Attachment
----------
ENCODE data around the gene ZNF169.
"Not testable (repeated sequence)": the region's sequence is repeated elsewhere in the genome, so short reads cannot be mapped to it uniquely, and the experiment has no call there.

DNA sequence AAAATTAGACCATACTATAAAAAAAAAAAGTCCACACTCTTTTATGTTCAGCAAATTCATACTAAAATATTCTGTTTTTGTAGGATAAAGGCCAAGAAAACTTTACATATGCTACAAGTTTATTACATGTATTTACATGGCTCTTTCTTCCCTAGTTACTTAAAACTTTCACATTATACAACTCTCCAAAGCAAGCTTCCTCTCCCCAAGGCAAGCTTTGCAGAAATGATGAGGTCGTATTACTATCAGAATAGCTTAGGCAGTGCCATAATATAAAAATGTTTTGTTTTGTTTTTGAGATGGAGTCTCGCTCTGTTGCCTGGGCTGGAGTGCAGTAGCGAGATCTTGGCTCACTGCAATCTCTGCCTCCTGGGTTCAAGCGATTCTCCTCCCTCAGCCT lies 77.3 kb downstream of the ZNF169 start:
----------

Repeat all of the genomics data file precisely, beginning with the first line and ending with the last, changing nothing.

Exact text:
ENCODE data around the gene ZNF169.
"Not testable (repeated sequence)": the region's sequence is repeated elsewhere in the genome, so short reads cannot be mapped to it uniquely, and the experiment has no call there.

DNA sequence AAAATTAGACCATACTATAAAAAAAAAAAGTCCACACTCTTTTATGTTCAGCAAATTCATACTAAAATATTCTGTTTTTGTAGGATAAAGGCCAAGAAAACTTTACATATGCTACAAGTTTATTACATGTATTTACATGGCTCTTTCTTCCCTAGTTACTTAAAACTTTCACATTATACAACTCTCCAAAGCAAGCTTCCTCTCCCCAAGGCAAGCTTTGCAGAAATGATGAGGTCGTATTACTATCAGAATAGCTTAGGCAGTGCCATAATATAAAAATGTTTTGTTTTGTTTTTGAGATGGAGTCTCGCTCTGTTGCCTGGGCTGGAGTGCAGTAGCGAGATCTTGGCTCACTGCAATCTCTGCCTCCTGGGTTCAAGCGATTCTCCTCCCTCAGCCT lies 77.3 kb downstream of the ZNF169 start: